Great Throughts Treasury

A database of quotes

Related Quotes

Plotinus NULL

Those divinely possessed and inspired have at least the knowledge that they hold some greater thing within them, though they cannot tell what it is; from the movements that stir them and the utterances that come from them they perceive the power, not themselves, that moves them: I the same way, it must be, we stand towards the Supreme when we hold nous pure; we know the Divine Mind within, that which gives Being and all else of that order: but we know, too, that other, know that it is none of these, but a nobler principle than anything we know as Being; fuller and greater; above reason, mind and feeling; conferring these powers, not to be confounded with them.

Character | Knowledge | Mind | Order | Power | Reason |

Ronald E. Osborn

You may glean knowledge by reading, but you must separate the chaff from the wheat by thinking.

Character | Knowledge | Reading | Thinking |

Francis Quarles

The height of all philosophy is to know thyself; and the end of this knowledge is to know God. Know thyself, that thou mayest know God; and know God, that thou mayest love him and be like him. In the one thou art initiated into wisdom; and in the other perfected in it.

Art | Character | God | Know thyself | Knowledge | Love | Philosophy | Wisdom | Art |

Henry St John, 1st Viscount Bolingbroke

Whatever study tends neither directly nor indirectly to make us better men and citizens is at best but a specious and ingenious sort of idleness, and the knowledge we acquire by it only a creditable kind of ignorance, nothing more.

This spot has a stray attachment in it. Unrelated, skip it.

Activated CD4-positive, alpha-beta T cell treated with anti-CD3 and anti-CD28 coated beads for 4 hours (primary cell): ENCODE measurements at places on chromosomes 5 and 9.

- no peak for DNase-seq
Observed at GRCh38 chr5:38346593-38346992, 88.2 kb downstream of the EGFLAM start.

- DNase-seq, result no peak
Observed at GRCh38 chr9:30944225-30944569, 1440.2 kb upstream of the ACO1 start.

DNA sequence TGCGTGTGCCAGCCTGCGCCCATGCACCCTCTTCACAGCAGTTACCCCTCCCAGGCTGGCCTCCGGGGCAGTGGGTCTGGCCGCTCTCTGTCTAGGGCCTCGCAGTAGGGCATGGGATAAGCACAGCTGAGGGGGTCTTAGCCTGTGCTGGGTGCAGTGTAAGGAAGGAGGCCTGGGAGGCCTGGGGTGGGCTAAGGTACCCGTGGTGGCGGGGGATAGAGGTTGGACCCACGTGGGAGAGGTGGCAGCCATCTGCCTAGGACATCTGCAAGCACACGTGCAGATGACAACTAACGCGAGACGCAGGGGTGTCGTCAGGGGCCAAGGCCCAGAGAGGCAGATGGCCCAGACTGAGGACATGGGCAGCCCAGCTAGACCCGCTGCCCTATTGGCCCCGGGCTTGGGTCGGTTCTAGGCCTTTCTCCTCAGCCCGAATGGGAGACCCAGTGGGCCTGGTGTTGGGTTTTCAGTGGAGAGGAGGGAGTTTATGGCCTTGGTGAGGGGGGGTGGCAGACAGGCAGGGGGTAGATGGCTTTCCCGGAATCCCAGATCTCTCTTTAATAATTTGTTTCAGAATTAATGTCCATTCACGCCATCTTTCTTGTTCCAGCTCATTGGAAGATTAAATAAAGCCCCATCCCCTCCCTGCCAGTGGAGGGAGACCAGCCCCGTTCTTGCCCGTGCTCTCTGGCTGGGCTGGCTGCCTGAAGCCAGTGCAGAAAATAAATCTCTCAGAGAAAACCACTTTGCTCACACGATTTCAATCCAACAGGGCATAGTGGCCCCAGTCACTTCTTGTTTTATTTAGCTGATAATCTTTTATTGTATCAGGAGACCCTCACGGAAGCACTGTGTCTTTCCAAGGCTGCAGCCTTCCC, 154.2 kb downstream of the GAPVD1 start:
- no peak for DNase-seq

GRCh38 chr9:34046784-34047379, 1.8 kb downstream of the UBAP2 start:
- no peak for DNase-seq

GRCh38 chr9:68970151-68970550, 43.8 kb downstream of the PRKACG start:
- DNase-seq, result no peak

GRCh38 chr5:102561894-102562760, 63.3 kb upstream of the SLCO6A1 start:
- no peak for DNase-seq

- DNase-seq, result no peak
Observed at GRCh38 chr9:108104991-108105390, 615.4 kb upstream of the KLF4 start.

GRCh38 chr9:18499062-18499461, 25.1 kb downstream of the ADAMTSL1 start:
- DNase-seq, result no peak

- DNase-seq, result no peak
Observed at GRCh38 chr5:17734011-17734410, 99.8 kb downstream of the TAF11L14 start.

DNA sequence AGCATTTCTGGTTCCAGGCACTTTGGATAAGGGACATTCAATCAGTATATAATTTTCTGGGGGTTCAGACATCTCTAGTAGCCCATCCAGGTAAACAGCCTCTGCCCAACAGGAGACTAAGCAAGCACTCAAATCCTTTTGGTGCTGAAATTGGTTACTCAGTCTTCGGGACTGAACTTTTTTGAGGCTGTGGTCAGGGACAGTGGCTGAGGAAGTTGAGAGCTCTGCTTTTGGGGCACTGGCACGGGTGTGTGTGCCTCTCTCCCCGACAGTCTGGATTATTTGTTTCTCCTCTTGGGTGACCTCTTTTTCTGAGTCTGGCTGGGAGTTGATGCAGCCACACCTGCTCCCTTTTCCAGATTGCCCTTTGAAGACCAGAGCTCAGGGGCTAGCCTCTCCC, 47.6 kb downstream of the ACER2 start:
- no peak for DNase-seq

Better | Character | Idleness | Ignorance | Knowledge | Men | Nothing | Study |

Henry St John, 1st Viscount Bolingbroke

The shortest and surest way of arriving at real knowledge is to unlearn the lessons we have been taught, to remount the first principles, and take nobody's word about them.

Character | Knowledge | Principles |

Lydia Sigourney, fully Lydia Huntley Sigourney, née Lydia Howard Huntley

With the gain of knowledge, connect the habit of imparting it. This increases mental wealth by putting it in circulation; and it enhances the value of our knowledge to ourselves, not only in its depth, confirmation and readiness for use, but in that acquaintance with human nature, that self-command, and that reaction of moral training upon ourselves, which are above all price.

Acquaintance | Character | Habit | Human nature | Knowledge | Nature | Price | Self | Training | Wealth | Value |

Samuel Smiles

"Knowledge is power," but... knowledge of itself, unless wisely directed, might merely make bad men more dangerous.

Character | Knowledge | Men | Power |

Lydia Sigourney, fully Lydia Huntley Sigourney, née Lydia Howard Huntley

To attain excellence in society, an assemblage of qualification is requisite: disciplined intellect, to think clearly, and to clothe thought with propriety and elegance; knowledge of human nature, to suit subject to character; true politeness, to prevent giving pain; a deep sense of morality, to preserve the dignity of speech; and a spirit of benevolence, to neutralize its asperities, and sanctify its powers.

Benevolence | Character | Dignity | Elegance | Excellence | Giving | Human nature | Knowledge | Morality | Nature | Pain | Sense | Society | Speech | Spirit | Thought | Excellence | Think | Thought |

Sayings of the Fathers (Pirkei Avot or Pirqe Aboth) NULL

I grew up among wise man and found that there is nothing better for man than silence. Knowledge is not the main thing, but deeds.

Better | Character | Deeds | Knowledge | Man | Nothing | Silence | Wise |

Lord Shaftesbury, Anthony Ashley Cooper, 3rd Earl of Shaftesbury

There is no real love of virtue without the knowledge of public good.

Character | Good | Knowledge | Love | Public | Virtue | Virtue |

Sydney Smith

One of the best methods of rendering study agreeable is to live with able men, and to suffer all those pangs of inferiority which the want of knowledge always inflicts.

Character | Inferiority | Knowledge | Men | Study |

John Tillotson, Archbishop of Canterbury

Of all parts of wisdom, the practice is the best. Socrates was esteemed the wisest man of his time because he turned his acquired knowledge into morality and aimed at goodness more than greatness.

Character | Greatness | Knowledge | Man | Morality | Practice | Time | Wisdom |